MFW: BLUMARINE F/W 2016

Blumarine F/W 2016
Blumarine F/W 2016

Atmospheric conditions indoors almost mirrored those outdoors. Rain settled in over Milan this morning and doesn’t show any signs of letting up. That didn’t stop a very large crowd from making their way to the Palazzo Serbelloni for Anna Molinari’s Blumarine runway presentation. One could smell the damp fabrics as guests crowded together for what is, locally, at least, one of the more popular shows, despite the snub from some American outlets such as the New York Times. Those who like feminine sensuality love this line, and its Italian audience is very appreciative.

Set against a backdrop of nighttime along damp cobblestone in an old Italian neighborhood, one could almost feel the light mist. The model walking the runway in a blue fur coat matched her gate with the sound of footsteps echoing on a soundtrack that represented the passing sounds one might hear as they walk through the night. A little jazz here, a conversation there, more jazz, classical music, more conversation. A young, attractive woman out for a stroll, perhaps on her way home from a date, a social engagement, or an evening with friends, with time to think to herself.

There is a lot more fur in this collection than what we’ve seen previously. Granted, this is Italy and fur has been stronger here this season, so one has to assume the inclusion reflects more local attitudes rather than global sensitivity to the subject. We see fur along the hem of dresses, collars and scarves, handbags, the shoulders of coats, head-enveloping hoods, and even  as little balls dangling at the end of long earrings. Perhaps the most unusual placement was a fur belt buckle, which one just doesn’t see every day. Those who live or work around PETA activists might want to be careful with some of these pieces.

Practicality also seemed to take a stronger precedent than usual. There have been previous collections where the use of sheer and lace has been so heavy that it was difficult to find a piece one could wear in public without adding a slip or perhaps an overcoat. We see more practical daywear in this collection, with plenty of floral print dresses and sweater/trouser combinations with hem lengths that go well below the knee. One denim piece with floral applique almost feels casual.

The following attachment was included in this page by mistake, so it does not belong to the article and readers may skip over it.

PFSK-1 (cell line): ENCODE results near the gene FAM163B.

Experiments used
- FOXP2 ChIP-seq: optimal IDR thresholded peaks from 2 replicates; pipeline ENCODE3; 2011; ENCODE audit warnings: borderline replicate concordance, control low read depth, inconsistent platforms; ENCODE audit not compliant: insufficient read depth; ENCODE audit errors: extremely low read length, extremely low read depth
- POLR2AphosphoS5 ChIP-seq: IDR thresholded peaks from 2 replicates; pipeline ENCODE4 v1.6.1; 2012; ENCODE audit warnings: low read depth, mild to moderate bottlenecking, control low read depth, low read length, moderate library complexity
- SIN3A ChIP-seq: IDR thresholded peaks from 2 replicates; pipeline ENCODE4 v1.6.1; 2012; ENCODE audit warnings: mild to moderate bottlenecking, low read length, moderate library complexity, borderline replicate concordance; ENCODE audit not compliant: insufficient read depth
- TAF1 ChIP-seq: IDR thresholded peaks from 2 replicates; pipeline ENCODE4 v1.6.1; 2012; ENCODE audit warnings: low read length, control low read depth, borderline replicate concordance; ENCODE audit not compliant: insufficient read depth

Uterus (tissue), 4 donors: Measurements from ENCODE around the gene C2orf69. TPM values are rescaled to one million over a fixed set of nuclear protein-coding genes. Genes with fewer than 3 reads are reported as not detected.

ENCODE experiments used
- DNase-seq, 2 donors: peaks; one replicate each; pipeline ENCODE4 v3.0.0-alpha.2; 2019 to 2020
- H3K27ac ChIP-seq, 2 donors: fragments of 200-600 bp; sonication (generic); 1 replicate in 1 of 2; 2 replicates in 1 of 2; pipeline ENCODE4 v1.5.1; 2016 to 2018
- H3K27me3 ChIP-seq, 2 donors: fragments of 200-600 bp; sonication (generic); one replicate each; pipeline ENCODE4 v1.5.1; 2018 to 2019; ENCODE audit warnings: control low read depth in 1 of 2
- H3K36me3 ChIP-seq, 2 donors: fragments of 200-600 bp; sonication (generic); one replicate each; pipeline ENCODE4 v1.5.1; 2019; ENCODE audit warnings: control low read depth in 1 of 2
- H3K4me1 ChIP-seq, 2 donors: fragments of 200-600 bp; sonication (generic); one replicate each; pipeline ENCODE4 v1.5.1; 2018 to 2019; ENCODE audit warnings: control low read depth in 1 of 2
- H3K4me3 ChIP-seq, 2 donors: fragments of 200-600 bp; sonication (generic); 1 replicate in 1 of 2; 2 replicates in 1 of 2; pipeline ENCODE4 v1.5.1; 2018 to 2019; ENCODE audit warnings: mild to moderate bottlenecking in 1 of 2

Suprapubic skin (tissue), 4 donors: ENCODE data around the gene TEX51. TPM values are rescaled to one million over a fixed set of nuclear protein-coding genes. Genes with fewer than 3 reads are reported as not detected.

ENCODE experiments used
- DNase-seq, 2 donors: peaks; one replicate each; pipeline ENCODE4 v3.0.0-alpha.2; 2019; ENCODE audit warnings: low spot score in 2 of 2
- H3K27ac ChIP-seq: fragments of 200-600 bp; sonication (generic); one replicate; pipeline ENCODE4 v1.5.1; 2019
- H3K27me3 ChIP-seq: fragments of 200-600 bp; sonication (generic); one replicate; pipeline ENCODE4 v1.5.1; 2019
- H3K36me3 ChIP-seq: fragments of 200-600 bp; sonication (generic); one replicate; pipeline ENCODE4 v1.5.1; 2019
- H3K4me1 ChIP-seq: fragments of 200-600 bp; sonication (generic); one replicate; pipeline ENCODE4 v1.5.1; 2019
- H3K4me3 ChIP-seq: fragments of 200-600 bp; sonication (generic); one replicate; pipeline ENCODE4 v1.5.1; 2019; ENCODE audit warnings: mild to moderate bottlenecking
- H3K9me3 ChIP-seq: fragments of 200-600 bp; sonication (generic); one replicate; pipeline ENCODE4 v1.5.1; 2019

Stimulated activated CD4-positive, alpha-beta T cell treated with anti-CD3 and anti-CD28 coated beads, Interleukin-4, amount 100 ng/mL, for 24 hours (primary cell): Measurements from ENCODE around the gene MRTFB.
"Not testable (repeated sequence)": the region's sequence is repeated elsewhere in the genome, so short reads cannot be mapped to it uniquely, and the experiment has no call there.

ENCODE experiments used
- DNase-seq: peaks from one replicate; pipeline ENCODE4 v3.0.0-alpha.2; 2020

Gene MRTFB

Ah, but then, there are the sweater/shorts combinations that not only feel out of season, but are almost humorous when presented with the fur hood. These keep showing up in each collection which means they must be selling well. Again, I’m going to assume it’s an Italian thing.

When she finally does introduce the evening wear, however, Molinari still seems a bit subdued. Yes, there are plenty of sequins and sheer gowns that leave little to the imagination, and yes, the tailoring is exquisite and the floral applique is second to none. No one does smoky sensuality like Anna Molinari and she feeds it to her guests seductively, almost tauntingly. Even here, there are touches of fur at hems and along seams, and gowns are more opaque than we’ve seen in recent seasons. The sensuality is less aggressive.

This season’s Blumarine woman is confident and patient. She’s willing to leave the party on her terms, alone, quietly contemplating her place in the world. She needs no one else, but knows well who wants her and is willing to wait. At the end of the show, Molinari walks out, her hands inside the pockets of her own fur coat. She barely smiles and doesn’t bother waving, but nods. She knows you like the clothes. She knows you’ll shop. She knows you’ll be back next season. That’s the confidence she’s built into Blumarine.

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